Bringing the Gospel into Your Family

Share your ideas with one another about who some of the people are in our society that give of themselves and their resources to further God’s Kingdom. It will probably be easy to come up with wealthy people who give large sums of money to charities, but what about the people who give other resources like time, energy, talent? Ask yourselves if there is more you can do as a family to bring kindness into someone else’s life.

In My Name


Magnets attract. The stronger the magnet, the stronger the attraction. Some large magnets are so powerful that it takes a great deal of muscle power to pull the magnet off the metal. Like attracts like. The more the convergences of ideas, values, and interests, the stronger the attraction. Jesus was a strong magnet who attracted disciples to him, disciples who acted in “his name,” who assumed his values.

We act in another’s name in many different circumstances, for example, as ambassadors, those with power of attorney, parents until a child is of legal age. When we act in another’s name, we are not acting as ourselves, but as the other. We are not serving our own needs or interests, but the other’s. So it is with those who act in Jesus’ name.

What does it mean to act in Jesus’ name? What is done in his name, even by those who seemingly are not disciples, continues his saving mission. Jesus is not concerned about who “belong” or not, but rather about whether what they do is consistent with his saving mission. Whoever places serving Jesus and his saving mission above serving their own needs and interests is a true disciple.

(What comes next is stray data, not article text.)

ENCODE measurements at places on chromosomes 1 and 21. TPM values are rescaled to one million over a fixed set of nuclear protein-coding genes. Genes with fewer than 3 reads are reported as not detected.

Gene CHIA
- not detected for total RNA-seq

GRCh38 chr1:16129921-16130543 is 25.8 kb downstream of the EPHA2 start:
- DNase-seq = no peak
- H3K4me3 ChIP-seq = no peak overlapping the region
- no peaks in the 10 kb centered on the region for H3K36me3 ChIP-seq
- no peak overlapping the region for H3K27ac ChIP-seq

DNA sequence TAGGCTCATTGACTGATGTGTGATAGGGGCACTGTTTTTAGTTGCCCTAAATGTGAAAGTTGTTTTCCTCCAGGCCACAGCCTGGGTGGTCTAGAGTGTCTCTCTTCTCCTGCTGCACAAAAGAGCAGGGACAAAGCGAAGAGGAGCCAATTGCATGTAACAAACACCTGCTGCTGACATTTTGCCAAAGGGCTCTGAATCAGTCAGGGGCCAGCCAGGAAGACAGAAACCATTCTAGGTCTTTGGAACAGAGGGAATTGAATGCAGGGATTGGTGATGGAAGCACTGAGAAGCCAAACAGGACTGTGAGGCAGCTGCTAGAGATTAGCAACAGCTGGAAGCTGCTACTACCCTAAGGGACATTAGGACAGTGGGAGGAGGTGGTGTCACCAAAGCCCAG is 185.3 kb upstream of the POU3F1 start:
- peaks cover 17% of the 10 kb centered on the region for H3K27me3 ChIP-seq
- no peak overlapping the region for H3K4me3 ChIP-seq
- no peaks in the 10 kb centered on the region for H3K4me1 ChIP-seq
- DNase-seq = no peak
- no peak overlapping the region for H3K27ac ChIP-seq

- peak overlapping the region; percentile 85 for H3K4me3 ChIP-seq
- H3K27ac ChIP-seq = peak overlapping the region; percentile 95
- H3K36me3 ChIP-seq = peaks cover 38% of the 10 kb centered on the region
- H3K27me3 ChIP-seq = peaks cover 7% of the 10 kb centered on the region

Faithfully acting in Jesus’ name requires radical choices on our part. For example, choosing to be a full, conscious, active participant in liturgy; choosing to follow Gospel values rather than merely follow the crowd; choosing to follow God’s call to ordained ministry or religious life. While these and many other radical choices are never easy, when we remain focused on Jesus and his saving mission, we cooperate with him in bringing about the kingdom of God. These choices are life-giving for us and others .Faithful service is expressed in making our own the values and mission that attract us to Jesus in the first place.

Adapted Renew International

Who Do You Say I Am?


I often say things, the implications of which only become clear as time passes. I might promise to help someone move to a new home, only later to find out how much stuff they have, how much packing still needs to be done, how much more time-consuming my offer is than I originally thought. I might say that I will stick by a friend no matter what, only later to discover that to do so might entail jeopardizing my values. When Peter in today’s gospel said to Jesus that he is “The Christ of God,” did Peter really understand the implications of what he was saying?
The exchange between Jesus and his disciples took place within a very significant context: “Jesus was praying in solitude.” It was out of this prayer that he asked his disciples, “who do you say that I am?” and revealed that his very identity entailed suffering, rejection, death, and resurrection. Our own prayer is to lead us to clearer understanding of who we are, and to the revelation that our very identity as disciples entails denying self, taking up our daily cross, and losing our life for the sake of others. Dare we pray? Dare we ask Jesus, “who do you say that I am?” Dare we accept the identity. Jesus offers us and the implications of being faithful to that identity? [Living Liturgy, 2013]
In honest prayer we stand before God, stripped of false self-images and misleading life goals. In prayer we come to know who we are as Jesus’ disciples and accept the demands of following him faithfully. In prayer we encounter the God who never forsakes us, who
strengthens us to face our daily crosses, and who encourages us to be faithful. Dare we pray? How can we not? Dare we ask Jesus, “who do you say that I am?” Why would we not?

Adapted Renew International